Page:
When it comes to exciting formation dancing, Drill Dance is the part dance, part military tattoo routine that you never knew you needed. Although it started in America, its popularity has grown so much that it’s reached many other countries too. In the incredible video below, a team called Enigma is rocking the Drill Dance Australia competitions.
According to Dance Parent 101, “dance drill teams are similar to military drill teams as their movements are also precise and dancers move as a unit. However, many dance drill teams use modern, ballet, folk, tap, and hip-hop moves in their routines.”
You can definitely see a military feel in Enigma’s performance. The girls have trained and put in the same effort that a unit in the armed forces would. They wear matching outfits, and although they aren’t uniforms, they are more demure than you would see in other forms of dance. They all look identical in short green and purple glittery dresses with green capes.
They may not be showing skin, but that doesn’t stop them from smoldering as they begin to dance. Their stare is piercing, and every move is so precise. They seem so totally in control that you long to make them smile. Hopefully, they smiled when they finished their drill, knowing they had hit it out of the park. It was absolutely perfect.
The routine starts with marching and salutes and it seems impossible that fifteen girls could move so perfectly in sync. It speaks to their commitment, dedication and how much they’ve practiced. It must have taken countless hours to get such a flawless routine together. At times, as they transition from move to move, they seem like a magic eye picture. You feel that if you keep staring a picture will form. It’s a performance you must watch.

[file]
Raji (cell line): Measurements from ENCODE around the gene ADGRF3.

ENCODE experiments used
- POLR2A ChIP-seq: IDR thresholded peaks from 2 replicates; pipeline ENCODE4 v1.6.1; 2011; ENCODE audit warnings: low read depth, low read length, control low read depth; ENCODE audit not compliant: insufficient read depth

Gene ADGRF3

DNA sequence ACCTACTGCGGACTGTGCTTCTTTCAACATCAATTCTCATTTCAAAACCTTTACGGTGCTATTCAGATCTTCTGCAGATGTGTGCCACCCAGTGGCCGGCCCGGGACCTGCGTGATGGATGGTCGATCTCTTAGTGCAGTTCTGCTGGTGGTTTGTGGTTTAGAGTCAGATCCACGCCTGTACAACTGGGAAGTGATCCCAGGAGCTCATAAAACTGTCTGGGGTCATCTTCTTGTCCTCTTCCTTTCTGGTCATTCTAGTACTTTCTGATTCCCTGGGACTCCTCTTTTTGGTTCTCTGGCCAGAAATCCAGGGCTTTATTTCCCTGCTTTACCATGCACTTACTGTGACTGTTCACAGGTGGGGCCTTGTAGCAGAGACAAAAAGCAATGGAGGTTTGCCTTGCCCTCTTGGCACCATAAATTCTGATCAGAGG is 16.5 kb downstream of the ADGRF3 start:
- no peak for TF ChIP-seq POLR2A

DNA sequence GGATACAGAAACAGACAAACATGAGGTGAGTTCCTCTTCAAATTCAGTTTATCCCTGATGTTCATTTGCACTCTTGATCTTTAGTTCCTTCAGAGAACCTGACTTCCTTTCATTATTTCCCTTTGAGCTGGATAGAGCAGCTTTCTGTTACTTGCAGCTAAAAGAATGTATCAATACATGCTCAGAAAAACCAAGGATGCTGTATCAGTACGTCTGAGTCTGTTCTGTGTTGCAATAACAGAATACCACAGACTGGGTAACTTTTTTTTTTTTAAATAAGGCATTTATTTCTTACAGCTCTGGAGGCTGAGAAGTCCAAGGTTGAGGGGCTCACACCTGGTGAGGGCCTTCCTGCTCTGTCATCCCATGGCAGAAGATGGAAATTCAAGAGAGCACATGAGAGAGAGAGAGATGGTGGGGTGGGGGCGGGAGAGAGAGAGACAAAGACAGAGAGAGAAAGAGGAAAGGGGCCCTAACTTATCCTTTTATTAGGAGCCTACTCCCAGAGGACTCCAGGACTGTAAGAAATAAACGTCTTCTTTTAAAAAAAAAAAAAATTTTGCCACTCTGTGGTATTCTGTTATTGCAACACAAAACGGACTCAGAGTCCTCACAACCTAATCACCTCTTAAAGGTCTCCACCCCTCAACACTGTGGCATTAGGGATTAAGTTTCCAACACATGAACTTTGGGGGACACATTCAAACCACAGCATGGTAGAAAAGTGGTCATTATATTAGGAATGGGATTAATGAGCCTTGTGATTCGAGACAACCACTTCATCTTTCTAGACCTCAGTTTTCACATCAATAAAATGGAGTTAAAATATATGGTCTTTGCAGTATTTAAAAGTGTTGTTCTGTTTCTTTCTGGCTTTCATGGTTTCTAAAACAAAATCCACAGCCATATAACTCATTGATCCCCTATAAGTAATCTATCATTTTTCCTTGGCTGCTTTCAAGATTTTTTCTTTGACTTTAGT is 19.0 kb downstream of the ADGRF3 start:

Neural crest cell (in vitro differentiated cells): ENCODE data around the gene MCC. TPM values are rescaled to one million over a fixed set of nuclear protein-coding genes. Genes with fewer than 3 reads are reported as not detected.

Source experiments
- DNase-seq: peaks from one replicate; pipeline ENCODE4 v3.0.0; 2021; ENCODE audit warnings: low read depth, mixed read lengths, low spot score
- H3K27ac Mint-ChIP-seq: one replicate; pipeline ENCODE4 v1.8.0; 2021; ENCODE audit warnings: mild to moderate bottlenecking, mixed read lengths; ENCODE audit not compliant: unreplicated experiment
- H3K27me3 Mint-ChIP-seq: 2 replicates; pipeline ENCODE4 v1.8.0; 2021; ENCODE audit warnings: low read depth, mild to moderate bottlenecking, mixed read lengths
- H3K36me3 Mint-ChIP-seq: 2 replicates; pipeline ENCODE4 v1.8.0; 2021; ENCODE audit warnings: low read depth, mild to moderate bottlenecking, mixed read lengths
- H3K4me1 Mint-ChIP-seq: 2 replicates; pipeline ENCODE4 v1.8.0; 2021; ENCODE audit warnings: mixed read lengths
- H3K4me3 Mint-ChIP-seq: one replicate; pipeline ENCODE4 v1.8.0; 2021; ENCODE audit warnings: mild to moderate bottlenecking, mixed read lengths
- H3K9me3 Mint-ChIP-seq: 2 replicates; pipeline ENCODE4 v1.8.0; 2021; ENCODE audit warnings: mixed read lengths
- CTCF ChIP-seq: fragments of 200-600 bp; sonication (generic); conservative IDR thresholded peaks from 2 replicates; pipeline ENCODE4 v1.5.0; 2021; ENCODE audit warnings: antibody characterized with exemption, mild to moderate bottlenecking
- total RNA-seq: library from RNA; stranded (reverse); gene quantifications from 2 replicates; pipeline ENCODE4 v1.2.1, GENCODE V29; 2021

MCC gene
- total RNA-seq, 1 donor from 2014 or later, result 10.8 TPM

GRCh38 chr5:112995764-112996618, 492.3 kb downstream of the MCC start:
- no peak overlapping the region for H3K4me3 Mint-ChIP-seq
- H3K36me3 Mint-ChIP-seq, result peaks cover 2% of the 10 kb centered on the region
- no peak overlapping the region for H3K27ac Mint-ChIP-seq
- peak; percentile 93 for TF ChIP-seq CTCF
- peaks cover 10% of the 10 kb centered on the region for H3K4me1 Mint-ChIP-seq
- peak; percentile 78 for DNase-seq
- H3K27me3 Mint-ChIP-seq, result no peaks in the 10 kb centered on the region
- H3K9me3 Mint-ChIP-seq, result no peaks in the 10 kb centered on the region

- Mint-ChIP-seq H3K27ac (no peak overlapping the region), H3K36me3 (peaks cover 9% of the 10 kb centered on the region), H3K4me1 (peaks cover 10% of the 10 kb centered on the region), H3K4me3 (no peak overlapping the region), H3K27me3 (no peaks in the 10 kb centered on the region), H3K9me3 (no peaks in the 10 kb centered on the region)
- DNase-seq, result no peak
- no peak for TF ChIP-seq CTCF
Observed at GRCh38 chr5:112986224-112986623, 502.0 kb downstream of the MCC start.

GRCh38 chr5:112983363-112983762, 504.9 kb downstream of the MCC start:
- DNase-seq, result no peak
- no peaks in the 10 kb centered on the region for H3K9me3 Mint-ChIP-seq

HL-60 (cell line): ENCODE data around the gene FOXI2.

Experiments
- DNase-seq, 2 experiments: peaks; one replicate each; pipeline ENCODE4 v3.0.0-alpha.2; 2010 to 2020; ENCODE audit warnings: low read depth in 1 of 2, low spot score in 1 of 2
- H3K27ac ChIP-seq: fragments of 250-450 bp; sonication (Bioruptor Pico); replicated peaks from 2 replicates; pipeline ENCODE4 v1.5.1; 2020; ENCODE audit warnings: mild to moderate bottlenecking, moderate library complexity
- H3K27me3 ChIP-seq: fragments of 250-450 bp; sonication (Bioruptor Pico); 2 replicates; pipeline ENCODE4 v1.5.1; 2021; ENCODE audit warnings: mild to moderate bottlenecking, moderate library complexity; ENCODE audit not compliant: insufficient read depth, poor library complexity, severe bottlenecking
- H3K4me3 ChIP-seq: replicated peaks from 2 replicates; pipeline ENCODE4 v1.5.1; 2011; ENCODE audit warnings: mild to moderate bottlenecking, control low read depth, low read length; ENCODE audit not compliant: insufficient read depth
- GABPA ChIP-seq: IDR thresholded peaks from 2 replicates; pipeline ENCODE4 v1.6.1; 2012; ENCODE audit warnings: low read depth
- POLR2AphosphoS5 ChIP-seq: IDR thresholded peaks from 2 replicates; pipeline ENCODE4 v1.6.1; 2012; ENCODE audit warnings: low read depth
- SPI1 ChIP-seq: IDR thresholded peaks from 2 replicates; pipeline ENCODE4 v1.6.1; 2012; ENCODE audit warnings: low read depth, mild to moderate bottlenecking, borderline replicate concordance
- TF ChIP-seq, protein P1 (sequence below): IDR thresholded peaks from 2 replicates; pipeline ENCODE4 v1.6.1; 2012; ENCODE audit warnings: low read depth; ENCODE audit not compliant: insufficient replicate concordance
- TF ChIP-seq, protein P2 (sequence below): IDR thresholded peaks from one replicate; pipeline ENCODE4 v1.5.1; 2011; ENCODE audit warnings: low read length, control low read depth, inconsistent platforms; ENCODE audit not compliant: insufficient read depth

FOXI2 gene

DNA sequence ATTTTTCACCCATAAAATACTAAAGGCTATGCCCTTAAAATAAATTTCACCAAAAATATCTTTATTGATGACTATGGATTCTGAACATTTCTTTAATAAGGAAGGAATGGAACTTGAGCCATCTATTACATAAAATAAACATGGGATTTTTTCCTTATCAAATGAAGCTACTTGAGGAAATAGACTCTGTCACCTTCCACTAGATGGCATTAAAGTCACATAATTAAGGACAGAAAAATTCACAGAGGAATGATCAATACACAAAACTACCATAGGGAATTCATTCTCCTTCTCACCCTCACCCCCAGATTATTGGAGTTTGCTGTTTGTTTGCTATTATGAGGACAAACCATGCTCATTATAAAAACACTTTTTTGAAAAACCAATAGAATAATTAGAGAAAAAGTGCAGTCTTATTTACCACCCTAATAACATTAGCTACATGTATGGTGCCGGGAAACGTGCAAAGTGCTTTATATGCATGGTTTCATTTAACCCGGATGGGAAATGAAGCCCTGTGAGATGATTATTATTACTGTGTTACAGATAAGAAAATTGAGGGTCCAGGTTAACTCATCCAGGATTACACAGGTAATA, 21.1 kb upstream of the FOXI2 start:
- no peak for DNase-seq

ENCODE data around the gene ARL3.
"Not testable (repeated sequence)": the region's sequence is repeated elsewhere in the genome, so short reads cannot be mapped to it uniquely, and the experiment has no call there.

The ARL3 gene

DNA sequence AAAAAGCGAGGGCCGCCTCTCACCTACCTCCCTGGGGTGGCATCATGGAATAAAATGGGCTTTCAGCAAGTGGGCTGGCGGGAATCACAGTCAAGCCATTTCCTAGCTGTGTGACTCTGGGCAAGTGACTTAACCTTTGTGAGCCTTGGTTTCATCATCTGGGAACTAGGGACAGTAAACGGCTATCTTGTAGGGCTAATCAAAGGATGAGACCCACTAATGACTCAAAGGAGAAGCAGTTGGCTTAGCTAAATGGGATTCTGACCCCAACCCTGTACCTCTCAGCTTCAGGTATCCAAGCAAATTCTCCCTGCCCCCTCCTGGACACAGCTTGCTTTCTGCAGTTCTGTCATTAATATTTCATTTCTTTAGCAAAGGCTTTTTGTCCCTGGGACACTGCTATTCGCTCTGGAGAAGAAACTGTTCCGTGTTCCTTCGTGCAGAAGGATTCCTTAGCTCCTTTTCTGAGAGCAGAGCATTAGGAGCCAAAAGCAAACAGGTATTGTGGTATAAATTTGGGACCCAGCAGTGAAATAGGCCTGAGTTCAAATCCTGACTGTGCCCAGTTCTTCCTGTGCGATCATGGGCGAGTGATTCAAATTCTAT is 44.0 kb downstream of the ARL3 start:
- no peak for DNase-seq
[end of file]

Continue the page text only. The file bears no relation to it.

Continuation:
Because it’s not a well-known discipline, you might think drill dance is a new sport. However, it can trace its roots all the way back to the 1920s. This is when drill dance’s predecessor, the pep squad, swept across high schools in Southwest America. In teams ranging from a handful to over a hundred students, they danced in shirts and long skirts, bringing positivity and rays of happiness in a country still suffering from the Great Depression.
They marched in formation, did stunts and help up letters. Later, a squad named the Flaming Flashes in Greenville, Texas incorporated baton twirling, busking, drumming and dance moves. Later, the vice president of Kilgore College hires the Flashes’ coach to create a squad to keep spectators in their seats and entertain them at half-time. She came up with the idea of a precision dance squad and dance drills were born.
They were called the Kilgore Rangerettes and their popularity spread quickly. Performances were requested across America, and the squad appeared in the Macy’s Thanksgiving Day Parade, on the Ed Sullivan Show and with the Ice Capades. A new art form was born. In the years that followed, dance drill squads spread across America, and eventually the world.
Now you know how it all started, why not check out a performance from the Kilgore Rangerettes themselves. If you would like to see more from Drill Dance Australia, you can subscribe to their YouTube channel.